# Tag Info

8

The PortfolioAnalytics package will create weights without reference to current weights, if that's what you want. It should also have much of the reporting that you like from Rmetrics fPortfolio. There is a longer seminar presentation on Portfolioanalytics from 2010's R/Finance conference here: Complex Portfolio Optimization with Generalized Business ...

7

This is the website to the R/Finance conference this year. Tons of great links. http://www.rinfinance.com/agenda/ Brian Peterson's slide (Building and Testing Quantitative Strategy Models in R) mentions Portfolio-Analytics (which I think is based on R/Metrics). And here is a paper based on Portfolio-Analytics. http://cran.r-project.org/web/packages/...

3

It depends a lot on the structure of the ETF, it could be : * In the "terms and conditions" of the (highly possible) total return swap of the fund * Portfolio insurance * Option combination (or cap & floor) I think it's in the swap details, already saw that a few times.

3

The calculation of rebalanced portfolio returns using PerformanceAnalytics functions makes use of what the package authors call "end-of-period" weights. As described in the documentation for Return.portfolio, the rebalancing uses the weights for the last trading day of the period to rebalance the portfolio after the markets close on that day. As an ...

2

If two or more (I(1)) time series are cointegrated, then this means that you can find a linear combination of them that is mean-reverting. Thus, if you create a portfolio with weights that are proportional to this linear combination, then the portfolio returns will also be mean-reverting. There is a large literature on cointegration and asset prices and ...

2

First of all, AM is always greater than or equal to GM $$x_1 + x_2 + ... + x_n \geq \sqrt[n]{x_1x_2...x_n}~\forall x_i \geq 0$$ You can prove it by induction from $\frac{x_1 + x_2}{2} \geq \sqrt{x_1x_2}$ or put $f(x) = \ln(x), p_i = \frac{1}{n}$ to Jensen's inequality to get it. The equality holds when $x_1 = x_2 = ... = x_n$. For author 1 and 2, We ...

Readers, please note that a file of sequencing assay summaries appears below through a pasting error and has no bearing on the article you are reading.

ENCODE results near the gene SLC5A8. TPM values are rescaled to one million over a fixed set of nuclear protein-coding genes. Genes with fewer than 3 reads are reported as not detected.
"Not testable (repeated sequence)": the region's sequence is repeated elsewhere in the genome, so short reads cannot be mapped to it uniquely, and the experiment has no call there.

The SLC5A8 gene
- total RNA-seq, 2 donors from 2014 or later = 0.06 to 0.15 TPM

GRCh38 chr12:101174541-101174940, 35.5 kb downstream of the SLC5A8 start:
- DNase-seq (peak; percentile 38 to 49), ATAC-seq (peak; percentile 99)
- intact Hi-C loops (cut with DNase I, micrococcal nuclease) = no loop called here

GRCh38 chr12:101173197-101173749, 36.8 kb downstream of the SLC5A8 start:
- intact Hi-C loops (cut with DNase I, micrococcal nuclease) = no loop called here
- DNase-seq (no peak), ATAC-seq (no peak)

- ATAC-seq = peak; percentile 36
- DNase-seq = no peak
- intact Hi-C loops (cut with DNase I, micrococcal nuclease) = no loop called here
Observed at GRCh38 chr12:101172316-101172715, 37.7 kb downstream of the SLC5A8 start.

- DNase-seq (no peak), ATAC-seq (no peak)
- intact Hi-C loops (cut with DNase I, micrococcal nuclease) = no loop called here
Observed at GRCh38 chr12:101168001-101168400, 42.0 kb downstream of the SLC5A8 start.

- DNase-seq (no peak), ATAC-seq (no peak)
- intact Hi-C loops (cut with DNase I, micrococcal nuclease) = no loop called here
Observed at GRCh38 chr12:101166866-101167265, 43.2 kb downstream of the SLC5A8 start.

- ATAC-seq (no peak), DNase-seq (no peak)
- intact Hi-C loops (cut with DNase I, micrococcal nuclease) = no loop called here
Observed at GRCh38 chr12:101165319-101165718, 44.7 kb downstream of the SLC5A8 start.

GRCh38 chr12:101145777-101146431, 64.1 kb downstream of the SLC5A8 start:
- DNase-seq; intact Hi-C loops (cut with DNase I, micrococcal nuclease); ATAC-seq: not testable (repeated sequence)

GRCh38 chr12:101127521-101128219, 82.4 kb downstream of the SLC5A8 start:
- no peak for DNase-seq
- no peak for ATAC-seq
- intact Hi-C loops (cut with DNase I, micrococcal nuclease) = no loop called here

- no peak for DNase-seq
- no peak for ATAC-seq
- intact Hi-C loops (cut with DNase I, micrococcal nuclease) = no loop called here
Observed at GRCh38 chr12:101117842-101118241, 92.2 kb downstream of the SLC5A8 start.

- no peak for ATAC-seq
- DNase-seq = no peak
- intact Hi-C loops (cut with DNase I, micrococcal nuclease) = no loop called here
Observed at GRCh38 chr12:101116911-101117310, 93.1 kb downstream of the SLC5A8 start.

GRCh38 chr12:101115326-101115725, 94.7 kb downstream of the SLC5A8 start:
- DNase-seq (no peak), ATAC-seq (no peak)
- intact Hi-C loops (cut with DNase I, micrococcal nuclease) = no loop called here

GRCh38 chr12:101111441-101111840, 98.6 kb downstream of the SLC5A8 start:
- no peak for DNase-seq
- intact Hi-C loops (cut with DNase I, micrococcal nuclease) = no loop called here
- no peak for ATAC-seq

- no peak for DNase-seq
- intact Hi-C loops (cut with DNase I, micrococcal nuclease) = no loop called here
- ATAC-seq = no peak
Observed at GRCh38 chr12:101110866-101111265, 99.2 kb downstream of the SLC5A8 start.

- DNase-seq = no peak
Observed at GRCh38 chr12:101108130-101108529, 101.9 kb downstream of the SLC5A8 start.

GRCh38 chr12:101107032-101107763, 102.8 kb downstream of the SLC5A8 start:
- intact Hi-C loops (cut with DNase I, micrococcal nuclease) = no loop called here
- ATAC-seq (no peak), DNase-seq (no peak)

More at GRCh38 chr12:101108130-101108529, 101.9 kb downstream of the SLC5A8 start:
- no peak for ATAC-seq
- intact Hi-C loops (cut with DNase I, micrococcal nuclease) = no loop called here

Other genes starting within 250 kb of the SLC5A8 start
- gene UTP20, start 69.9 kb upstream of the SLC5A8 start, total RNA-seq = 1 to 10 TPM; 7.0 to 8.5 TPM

2

I believe the assumption here in the first quote is that returns are either strictly positive or strictly negative and the authors are comparing the effect of volatility on geometric returns to arithmetic. The issue of diversification benefits have little to do with this difference as opposed to a time varying covariance matrix. The benefits of ...

2

You can't really combine the assets' log returns. You should calculate percentage returns for the three assets. Then at each time step, the portfolio's total return is: $r(i) = 0.5 \times \text{asset1_return}(i) + 0.25 \times \text{asset2_return}(i) + 0.25 \times \text{asset3_return}(i)$ Once you've calculated the time series of the portfolio's returns, ...

2

I haven't completely followed your question. Are you asking about the optimal rebalance frequency in the presence of t-costs and a changing alpha signal? Usually you would include the t-cost estimate as another term in your optimization (to constrain the weights). This acts to limit the trading "aggressiveness". In other words, you can think of the ...

1

I think this entire complicated-sounding problem can be shoe-horned into a traditional mean-variance optimization. However, there are multiple embedded sub-problems, each worthy of specific attention (this is why I recommend you split the question up further into multiple smaller questions). Your expected returns can and should be updated as frequently as ...

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